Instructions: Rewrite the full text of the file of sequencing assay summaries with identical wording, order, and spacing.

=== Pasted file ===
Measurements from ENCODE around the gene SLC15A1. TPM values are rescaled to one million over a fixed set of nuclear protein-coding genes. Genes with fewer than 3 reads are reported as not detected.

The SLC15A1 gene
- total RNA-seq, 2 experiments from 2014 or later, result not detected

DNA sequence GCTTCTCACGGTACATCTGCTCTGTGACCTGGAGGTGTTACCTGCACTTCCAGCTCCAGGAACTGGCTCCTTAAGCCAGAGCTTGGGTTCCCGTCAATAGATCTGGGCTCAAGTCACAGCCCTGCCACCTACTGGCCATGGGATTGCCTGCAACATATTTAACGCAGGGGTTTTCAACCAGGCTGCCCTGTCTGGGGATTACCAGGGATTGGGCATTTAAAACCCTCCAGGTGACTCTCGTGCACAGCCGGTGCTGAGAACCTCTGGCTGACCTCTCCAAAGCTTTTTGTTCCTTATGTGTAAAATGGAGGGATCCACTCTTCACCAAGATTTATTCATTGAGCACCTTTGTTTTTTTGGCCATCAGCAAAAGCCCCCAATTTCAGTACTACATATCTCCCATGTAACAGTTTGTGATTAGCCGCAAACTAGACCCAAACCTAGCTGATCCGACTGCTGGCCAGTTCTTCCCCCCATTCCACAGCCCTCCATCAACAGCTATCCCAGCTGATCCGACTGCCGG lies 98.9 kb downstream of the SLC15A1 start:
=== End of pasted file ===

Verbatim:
Measurements from ENCODE around the gene SLC15A1. TPM values are rescaled to one million over a fixed set of nuclear protein-coding genes. Genes with fewer than 3 reads are reported as not detected.

The SLC15A1 gene
- total RNA-seq, 2 experiments from 2014 or later, result not detected

DNA sequence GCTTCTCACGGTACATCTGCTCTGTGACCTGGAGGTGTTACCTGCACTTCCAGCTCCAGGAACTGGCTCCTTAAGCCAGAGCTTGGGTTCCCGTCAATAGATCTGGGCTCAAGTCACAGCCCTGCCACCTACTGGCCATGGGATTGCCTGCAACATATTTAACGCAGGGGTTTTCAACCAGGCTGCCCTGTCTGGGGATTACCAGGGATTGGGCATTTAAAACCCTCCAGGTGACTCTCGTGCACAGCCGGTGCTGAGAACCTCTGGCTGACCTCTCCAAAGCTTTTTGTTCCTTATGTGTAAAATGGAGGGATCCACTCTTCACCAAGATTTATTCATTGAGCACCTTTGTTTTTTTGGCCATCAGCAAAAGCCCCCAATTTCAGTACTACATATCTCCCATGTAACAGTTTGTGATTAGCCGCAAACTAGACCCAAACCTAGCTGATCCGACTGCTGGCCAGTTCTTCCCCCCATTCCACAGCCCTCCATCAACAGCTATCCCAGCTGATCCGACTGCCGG lies 98.9 kb downstream of the SLC15A1 start: